News

Adequate vitamin D levels may reduce frailty risk

December 17, 2010

Maintaining defined vitamin D blood levels can reduce the incidence of frailty in older women, suggests a new US study.

In the observational study, the relationship between blood levels of vitamin D and the risk of frailty was investigated in 4,551 women of at least 69 years (1). After 4.5 years, women with vitamin D (25(OH)D) levels between 20.0 and 29.9 ng/ml (50-75 nmol/L) showed the lowest risk of frailty. Levels above or below this range were associated with an increased likelihood of frailty. The researchers commented that the maintenance of adequate serum 25(OH)D levels in the elderly population is clinically important and that, based on existing evidence, vitamin D supplementation should be targeted to reach these levels.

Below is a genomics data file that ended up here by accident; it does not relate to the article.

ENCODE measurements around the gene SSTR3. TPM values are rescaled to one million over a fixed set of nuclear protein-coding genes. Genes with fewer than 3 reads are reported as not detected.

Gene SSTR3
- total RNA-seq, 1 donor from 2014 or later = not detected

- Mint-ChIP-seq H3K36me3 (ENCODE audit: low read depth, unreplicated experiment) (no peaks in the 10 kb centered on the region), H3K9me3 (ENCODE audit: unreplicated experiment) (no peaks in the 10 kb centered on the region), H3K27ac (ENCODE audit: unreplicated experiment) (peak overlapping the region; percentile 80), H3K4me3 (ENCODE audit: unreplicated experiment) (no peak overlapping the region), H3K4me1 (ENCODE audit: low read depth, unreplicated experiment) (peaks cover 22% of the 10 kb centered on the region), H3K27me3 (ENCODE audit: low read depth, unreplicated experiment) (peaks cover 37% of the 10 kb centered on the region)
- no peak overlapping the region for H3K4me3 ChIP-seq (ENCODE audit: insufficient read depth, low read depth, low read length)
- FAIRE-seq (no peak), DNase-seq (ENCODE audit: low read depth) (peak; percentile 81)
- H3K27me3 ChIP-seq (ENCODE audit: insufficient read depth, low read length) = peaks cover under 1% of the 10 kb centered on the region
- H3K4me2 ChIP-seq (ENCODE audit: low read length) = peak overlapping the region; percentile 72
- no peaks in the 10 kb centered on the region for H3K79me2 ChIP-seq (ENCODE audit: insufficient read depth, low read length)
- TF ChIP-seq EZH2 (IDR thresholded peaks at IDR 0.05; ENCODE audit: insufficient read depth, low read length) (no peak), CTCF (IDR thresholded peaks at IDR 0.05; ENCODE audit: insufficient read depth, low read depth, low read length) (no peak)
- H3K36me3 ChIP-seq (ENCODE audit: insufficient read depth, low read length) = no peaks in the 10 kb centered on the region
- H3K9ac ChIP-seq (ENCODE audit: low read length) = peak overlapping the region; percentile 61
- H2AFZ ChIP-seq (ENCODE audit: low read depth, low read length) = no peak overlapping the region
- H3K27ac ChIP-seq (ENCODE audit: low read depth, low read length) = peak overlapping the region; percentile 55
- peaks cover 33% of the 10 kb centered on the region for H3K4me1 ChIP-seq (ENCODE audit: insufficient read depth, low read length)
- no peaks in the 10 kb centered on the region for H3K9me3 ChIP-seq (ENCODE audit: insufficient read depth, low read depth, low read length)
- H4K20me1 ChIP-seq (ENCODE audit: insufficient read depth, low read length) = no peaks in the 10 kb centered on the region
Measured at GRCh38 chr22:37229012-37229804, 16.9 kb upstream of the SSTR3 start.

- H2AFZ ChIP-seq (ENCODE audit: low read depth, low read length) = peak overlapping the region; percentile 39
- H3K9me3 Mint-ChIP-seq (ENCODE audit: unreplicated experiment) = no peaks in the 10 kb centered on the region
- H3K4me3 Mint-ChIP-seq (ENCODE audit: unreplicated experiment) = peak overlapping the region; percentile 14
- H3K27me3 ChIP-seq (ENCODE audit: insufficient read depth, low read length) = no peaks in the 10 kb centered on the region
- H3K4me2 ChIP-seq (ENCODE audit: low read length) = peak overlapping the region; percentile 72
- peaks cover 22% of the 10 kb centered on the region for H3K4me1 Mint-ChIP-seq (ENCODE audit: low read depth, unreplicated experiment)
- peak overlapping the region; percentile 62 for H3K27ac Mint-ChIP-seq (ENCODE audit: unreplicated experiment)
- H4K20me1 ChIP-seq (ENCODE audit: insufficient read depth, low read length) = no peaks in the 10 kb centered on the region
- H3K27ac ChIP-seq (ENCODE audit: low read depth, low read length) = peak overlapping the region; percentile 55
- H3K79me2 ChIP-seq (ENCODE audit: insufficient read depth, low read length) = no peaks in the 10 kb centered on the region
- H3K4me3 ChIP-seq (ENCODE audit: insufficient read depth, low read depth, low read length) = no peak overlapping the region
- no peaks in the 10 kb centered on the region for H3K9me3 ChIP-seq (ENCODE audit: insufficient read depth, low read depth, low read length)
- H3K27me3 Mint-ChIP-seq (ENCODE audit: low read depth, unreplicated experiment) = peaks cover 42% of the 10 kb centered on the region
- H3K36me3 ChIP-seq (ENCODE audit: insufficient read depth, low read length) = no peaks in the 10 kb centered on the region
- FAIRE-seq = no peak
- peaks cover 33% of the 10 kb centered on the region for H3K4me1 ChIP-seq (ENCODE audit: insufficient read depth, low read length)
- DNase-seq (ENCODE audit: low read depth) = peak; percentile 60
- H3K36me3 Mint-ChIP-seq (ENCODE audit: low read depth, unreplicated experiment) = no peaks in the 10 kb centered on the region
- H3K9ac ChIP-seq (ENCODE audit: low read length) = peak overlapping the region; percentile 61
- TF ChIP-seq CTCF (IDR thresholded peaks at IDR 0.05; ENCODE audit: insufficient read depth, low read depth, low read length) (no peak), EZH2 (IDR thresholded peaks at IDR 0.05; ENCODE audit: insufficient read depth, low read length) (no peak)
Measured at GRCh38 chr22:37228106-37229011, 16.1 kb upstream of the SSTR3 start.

The findings are consistent with other observational studies that imply that optimal serum 25(OH)D concentrations for preventing frailty range between 20 and 30 ng/ml. Experts commented that the dose-response relationship, presence or absence of a threshold, and the possibility of harm at both lower and higher levels of vitamin D intake require randomized controlled trials of sufficient duration accurately quantifying the health effects of vitamin D supplementation on frailty.

References

  1. Ensrud K. E. et al. Circulating 25-Hydroxyvitamin D Levels and Frailty Status in Older Women. Journal of Clinical Endocrinology & Metabolism. 2010; 95: 5266–5273.